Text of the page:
It’s not you Theresa May, it’s your draft Withdrawal Agreement that’s caused your problems
That can’t be said enough, for it’s the only glaringly wrong thing that Theresa May has done throughout her premiership.
Perhaps ‘wrong’ is too strong a word as it’s more like an error of omission (but an ‘omission’ that has the potential to cost the country dearly!) and her brutal personal schedule, plus a lack of support from her party, added to the lonely battle of one human being against many in Brussels must have contributed to Theresa May’s failure to grasp the importance of the fourth and final piece of the Brexit puzzle.
It’s been pointed out many times that more people want you to fail than want you to succeed when you’re a British Prime Minister. The UK political system and certain media outlets are particularly harsh on British PM’s, but that’s the life those politicians chose so there can be no complaining. Although we can understand she might experience a high level of frustration from time to time.
Theresa May Comments After the Conservative Party Confidence Vote
With characteristic class and resolve Theresa May stood outside 10 Downing St. last night after what was surely the most trying day of her premiership and spoke candidly about the result of the Conservative Party confidence vote — which she won — but not by the landslide predicted.
Some 117 Conservative MP’s voted against her staying on as leader and 200 voted for her to continue.
Though Theresa May won on numbers, former UK Prime Minister Margaret Thatcher was forced out even though she survived a similar confidence vote with 4 more votes than Theresa May has just done allowing Theresa to continue her premiership.
Which must send Theresa May a clear message. And that message must be that at least 17.4 million Britons and 117 Conservative Party members are very concerned about getting stuck in a permanent Customs Union/Single Market with the European Union — with no chance to leave it, ever!
That’s a bad deal by any standard, and I hope the Prime Minister recognizes that millions of Britons (and non-British, but significant stakeholders in the UK economy) are genuinely concerned and it isn’t about political tub-thumping.
Britons Need Proof the Backstop Has Been Removed or a Firm End Date to Customs Union Membership Has Been Agreed
It’s of no use for EC President Donald Tusk and EU President Jean-Claude Juncker to tell Theresa May that the Irish backstop won’t ever be employed so don’t worry about it. It’s equally of no use for a non-legally binding addition to the Political Declaration document. It’s not worth one penny.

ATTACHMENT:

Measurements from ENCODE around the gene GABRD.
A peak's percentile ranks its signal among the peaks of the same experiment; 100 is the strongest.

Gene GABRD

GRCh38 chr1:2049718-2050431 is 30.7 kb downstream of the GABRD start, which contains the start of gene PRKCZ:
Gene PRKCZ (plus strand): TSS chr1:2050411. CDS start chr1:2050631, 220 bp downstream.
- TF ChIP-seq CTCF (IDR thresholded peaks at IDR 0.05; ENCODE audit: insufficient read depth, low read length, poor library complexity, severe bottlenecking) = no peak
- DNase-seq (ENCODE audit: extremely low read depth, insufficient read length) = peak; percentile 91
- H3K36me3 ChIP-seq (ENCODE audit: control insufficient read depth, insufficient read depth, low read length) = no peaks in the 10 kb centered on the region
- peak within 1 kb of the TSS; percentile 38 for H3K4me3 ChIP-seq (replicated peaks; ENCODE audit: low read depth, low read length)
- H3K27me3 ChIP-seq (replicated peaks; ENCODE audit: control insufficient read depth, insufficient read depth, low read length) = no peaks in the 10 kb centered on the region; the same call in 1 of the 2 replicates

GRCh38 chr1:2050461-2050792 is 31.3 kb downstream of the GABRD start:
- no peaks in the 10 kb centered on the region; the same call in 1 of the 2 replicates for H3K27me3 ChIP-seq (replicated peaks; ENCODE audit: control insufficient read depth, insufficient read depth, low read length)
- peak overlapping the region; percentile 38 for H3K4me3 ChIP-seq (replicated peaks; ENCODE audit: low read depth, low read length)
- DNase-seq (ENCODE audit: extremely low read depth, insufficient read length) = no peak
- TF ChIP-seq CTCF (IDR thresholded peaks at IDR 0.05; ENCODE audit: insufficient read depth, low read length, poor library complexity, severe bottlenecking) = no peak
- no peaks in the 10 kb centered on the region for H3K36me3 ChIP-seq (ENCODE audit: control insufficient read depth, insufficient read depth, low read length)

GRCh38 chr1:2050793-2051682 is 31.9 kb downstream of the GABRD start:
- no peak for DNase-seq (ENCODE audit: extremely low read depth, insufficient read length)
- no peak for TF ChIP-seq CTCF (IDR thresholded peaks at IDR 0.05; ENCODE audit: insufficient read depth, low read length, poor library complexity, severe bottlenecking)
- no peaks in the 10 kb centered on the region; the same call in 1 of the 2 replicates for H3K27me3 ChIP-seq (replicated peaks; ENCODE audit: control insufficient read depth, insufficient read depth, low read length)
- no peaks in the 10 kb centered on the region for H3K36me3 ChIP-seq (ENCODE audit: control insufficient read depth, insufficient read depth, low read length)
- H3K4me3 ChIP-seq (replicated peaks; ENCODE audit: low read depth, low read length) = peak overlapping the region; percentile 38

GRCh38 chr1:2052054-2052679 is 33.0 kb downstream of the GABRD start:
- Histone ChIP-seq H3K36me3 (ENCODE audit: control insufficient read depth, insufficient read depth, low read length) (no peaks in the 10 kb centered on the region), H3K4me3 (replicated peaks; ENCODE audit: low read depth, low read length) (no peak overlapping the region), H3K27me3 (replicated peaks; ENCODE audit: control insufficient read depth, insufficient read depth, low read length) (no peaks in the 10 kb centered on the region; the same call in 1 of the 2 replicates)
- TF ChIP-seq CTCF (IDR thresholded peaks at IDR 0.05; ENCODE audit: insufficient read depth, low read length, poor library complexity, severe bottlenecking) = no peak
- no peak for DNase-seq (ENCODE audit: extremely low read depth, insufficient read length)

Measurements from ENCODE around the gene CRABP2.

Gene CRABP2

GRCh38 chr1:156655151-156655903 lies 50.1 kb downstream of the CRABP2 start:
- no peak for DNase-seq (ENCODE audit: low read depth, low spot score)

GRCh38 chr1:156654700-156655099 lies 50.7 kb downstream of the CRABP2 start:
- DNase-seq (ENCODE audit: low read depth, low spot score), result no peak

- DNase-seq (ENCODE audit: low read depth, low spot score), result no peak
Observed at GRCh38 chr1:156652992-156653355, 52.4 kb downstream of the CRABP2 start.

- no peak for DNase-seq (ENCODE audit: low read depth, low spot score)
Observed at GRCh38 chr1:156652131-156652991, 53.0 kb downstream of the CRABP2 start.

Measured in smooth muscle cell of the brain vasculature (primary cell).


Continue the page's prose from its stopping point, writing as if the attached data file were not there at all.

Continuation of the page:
Because neither Donald Tusk nor Jean-Claude Juncker will remain in their posts after the EU elections next year, and their successors won’t be obligated in any way to follow non legally binding agreements that were made prior to their own swearing-in ceremony. Not only that, but unless these terms are written into the legal document (the draft Withdrawal Agreement) they aren’t binding, they’re just fluff.
The only way to solve this problem is for Theresa May to inform both the EC and EU presidents that her party will not vote up a draft Withdrawal Agreement in which there is an Irish backstop, or one that doesn’t have a firm end-date for Customs Union membership. And the EU can forget about the £39 billion divorce payment.
“Tory MP Iain Duncan Smith, a former party leader and a Brexiteer who voted against Mrs May in Wednesday’s vote, said he wanted to “send a strong message” to the PM.
He told BBC Radio 4’s Today programme: “We cannot go on just with the idea that a fiddle here and a fiddle there is what the problem is.”
Instead, he said Mrs May should say that the £39bn the UK has agreed to pay the EU as part of the divorce deal is “at risk”.
“They have got to say to the EU… we are not committed to this £39bn unless we get some resolution.” — BBC
For as long as the existing Withdrawal Agreement continues to include a backstop clause and/or lacks a Customs Union automatic escape date, I strongly suspect it will continue to be voted down in the UK House of Commons, and if the EU is looking to drive the UK into a so-called ‘Hard Brexit’ they’re on that trajectory with certainty.
Let me repeat: As long as there is a backstop, the draft Withdrawal Agreement won’t pass in the UK House of Commons.
Alternatively: As long as there’s no automatic end date to Customs Union membership, the draft Withdrawal Agreement won’t pass in the UK House of Commons.
Like it or not, that’s where we are. And the job of politicians is to fix political problems. So, it’s time to get to work, Theresa May.
Is Theresa May Up For It?
Full marks to Theresa May for making it through another brutal day. Why anyone would want to be a British Prime Minister is quite beyond me — but more power to her! — especially if she gets the backstop removed from the draft Withdrawal Agreement, or if an automatic end-date to Customs Union membership is added to the draft Withdrawal Agreement.
You’re becoming a better Prime Minister every month, Theresa May.
Now just meet this final challenge and you’ll be 4-out-of-4 and able to score highly among British Prime Ministers throughout Britain’s history. Your country needs you to be that good, that dedicated, and that strong!
Written by John Brian Shannon